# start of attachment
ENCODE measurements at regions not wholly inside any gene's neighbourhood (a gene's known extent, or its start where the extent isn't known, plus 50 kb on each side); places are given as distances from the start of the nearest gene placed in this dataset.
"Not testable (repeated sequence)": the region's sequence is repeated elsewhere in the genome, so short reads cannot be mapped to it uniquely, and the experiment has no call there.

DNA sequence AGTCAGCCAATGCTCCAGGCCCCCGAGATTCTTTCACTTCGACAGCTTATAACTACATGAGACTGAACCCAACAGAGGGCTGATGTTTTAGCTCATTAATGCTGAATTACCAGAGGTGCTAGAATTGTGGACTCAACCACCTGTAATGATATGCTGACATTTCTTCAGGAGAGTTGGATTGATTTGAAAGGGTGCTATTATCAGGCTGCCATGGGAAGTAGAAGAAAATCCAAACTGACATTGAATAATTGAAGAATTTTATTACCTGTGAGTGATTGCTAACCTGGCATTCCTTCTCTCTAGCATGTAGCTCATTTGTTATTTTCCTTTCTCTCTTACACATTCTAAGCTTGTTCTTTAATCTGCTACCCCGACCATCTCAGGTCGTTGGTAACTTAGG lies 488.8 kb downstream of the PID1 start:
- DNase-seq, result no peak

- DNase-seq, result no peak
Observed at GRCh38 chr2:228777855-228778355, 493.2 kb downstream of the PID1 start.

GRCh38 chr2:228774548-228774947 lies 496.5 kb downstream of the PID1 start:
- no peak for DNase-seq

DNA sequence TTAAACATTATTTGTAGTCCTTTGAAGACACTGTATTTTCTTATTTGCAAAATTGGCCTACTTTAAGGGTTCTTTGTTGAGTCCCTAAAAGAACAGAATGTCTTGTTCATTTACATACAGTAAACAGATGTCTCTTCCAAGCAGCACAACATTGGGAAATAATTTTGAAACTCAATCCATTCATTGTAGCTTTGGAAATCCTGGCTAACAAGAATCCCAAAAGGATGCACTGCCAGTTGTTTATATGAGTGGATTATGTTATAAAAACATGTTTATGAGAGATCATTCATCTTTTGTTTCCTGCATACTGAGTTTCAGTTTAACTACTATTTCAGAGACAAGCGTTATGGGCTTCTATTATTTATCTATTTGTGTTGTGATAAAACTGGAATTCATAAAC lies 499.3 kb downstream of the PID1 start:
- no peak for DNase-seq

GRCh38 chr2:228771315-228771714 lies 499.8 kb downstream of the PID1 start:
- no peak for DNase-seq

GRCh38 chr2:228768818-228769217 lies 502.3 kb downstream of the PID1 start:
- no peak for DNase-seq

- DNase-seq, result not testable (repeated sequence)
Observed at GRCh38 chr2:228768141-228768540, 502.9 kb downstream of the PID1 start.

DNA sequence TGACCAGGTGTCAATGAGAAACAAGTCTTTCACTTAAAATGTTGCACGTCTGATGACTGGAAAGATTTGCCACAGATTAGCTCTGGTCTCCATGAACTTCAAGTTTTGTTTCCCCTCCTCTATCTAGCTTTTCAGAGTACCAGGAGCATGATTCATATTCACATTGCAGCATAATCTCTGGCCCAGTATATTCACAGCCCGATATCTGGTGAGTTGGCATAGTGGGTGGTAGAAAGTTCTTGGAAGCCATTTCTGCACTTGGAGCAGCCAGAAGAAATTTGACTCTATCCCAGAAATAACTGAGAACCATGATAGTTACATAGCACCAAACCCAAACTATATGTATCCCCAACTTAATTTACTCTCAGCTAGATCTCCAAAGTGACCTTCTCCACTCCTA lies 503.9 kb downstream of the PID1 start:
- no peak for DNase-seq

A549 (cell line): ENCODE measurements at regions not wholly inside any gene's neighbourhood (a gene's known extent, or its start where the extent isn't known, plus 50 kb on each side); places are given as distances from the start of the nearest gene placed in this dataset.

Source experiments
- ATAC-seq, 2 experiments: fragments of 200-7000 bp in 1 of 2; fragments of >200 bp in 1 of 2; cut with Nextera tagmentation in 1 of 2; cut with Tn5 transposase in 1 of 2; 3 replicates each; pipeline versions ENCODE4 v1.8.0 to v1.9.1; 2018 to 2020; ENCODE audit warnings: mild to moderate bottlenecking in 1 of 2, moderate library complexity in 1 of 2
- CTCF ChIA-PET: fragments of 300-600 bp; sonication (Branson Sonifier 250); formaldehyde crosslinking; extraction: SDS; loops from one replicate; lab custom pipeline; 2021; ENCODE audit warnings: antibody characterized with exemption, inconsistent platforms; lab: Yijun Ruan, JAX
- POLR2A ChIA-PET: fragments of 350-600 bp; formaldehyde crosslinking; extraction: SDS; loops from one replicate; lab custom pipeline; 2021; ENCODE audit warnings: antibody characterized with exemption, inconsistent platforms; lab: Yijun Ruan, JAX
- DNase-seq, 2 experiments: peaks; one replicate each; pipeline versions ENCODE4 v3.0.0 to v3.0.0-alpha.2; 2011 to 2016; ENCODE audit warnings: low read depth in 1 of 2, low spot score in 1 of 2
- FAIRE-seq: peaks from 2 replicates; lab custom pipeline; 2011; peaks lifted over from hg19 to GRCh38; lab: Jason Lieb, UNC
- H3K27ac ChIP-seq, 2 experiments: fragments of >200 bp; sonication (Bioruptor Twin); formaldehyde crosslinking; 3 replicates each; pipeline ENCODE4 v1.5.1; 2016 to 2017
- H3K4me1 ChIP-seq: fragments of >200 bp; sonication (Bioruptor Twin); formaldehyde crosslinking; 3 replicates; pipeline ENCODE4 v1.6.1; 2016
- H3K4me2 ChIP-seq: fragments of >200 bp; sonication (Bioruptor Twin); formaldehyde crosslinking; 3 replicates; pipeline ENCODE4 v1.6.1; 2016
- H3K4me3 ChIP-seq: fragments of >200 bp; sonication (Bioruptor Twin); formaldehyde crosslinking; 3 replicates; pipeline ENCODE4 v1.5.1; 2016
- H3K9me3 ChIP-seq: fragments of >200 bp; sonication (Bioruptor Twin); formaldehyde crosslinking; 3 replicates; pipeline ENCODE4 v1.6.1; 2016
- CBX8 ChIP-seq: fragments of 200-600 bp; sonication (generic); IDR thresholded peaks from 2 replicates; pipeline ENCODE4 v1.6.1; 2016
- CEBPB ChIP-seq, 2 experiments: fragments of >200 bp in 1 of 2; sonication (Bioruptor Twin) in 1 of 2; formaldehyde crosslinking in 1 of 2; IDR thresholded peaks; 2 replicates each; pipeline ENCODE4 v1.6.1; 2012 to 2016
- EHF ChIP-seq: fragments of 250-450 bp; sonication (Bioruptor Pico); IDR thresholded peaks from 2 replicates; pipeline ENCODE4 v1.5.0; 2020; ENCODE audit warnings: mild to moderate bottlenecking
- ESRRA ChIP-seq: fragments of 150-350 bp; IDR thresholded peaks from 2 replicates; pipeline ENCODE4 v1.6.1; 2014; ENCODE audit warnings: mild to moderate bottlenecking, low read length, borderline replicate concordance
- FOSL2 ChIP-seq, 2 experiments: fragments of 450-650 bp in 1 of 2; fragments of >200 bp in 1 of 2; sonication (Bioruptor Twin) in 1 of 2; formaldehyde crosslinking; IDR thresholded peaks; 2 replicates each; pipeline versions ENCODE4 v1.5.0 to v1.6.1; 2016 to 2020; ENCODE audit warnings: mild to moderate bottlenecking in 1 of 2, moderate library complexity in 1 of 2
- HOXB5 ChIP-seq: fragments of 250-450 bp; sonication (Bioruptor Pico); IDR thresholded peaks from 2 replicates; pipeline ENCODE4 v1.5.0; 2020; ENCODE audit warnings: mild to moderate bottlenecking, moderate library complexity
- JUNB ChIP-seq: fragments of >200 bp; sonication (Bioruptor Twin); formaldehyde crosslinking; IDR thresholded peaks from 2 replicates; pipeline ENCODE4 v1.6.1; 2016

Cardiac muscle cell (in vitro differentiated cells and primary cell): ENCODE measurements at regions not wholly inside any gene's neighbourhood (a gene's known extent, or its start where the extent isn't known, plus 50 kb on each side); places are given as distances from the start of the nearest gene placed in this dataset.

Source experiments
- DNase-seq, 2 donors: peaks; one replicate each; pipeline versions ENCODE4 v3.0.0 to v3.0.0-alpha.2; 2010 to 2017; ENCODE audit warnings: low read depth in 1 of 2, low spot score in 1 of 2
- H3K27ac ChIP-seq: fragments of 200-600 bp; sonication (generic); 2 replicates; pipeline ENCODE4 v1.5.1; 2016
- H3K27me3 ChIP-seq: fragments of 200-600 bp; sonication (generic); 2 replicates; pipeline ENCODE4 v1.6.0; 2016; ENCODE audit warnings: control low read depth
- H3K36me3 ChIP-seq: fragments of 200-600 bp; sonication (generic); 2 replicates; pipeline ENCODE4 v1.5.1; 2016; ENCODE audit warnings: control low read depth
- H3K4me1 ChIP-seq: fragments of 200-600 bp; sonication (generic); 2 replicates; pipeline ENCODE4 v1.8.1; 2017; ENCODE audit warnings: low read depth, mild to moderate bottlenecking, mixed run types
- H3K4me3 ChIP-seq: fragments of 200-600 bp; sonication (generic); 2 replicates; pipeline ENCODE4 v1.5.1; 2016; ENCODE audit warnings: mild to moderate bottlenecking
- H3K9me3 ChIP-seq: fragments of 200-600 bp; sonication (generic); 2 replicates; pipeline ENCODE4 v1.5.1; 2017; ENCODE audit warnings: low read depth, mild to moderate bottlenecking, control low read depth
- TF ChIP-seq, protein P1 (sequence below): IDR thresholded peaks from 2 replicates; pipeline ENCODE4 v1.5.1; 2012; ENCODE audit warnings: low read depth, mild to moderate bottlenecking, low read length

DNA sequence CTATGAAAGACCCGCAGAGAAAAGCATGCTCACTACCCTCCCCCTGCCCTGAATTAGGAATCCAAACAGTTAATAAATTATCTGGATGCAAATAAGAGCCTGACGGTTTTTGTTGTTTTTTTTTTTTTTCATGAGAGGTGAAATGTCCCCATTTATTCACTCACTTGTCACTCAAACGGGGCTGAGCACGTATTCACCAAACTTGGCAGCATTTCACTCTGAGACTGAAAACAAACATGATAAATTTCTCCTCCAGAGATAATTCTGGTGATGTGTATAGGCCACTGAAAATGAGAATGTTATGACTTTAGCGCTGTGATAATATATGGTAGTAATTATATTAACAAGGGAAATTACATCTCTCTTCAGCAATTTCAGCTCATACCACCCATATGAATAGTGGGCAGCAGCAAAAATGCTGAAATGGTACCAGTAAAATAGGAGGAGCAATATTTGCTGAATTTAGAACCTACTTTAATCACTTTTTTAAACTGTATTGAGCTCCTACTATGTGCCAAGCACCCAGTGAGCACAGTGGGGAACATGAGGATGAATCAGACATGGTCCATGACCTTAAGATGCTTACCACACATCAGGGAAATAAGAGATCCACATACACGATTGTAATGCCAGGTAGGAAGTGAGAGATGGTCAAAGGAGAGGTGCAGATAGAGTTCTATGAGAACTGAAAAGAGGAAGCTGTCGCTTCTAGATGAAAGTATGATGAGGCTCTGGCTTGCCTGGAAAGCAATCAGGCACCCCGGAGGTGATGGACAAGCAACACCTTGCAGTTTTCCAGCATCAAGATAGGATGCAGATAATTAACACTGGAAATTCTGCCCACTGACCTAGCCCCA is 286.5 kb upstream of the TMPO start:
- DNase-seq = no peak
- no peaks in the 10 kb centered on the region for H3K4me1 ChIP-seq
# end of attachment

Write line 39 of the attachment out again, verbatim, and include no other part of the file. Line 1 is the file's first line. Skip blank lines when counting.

Source experiments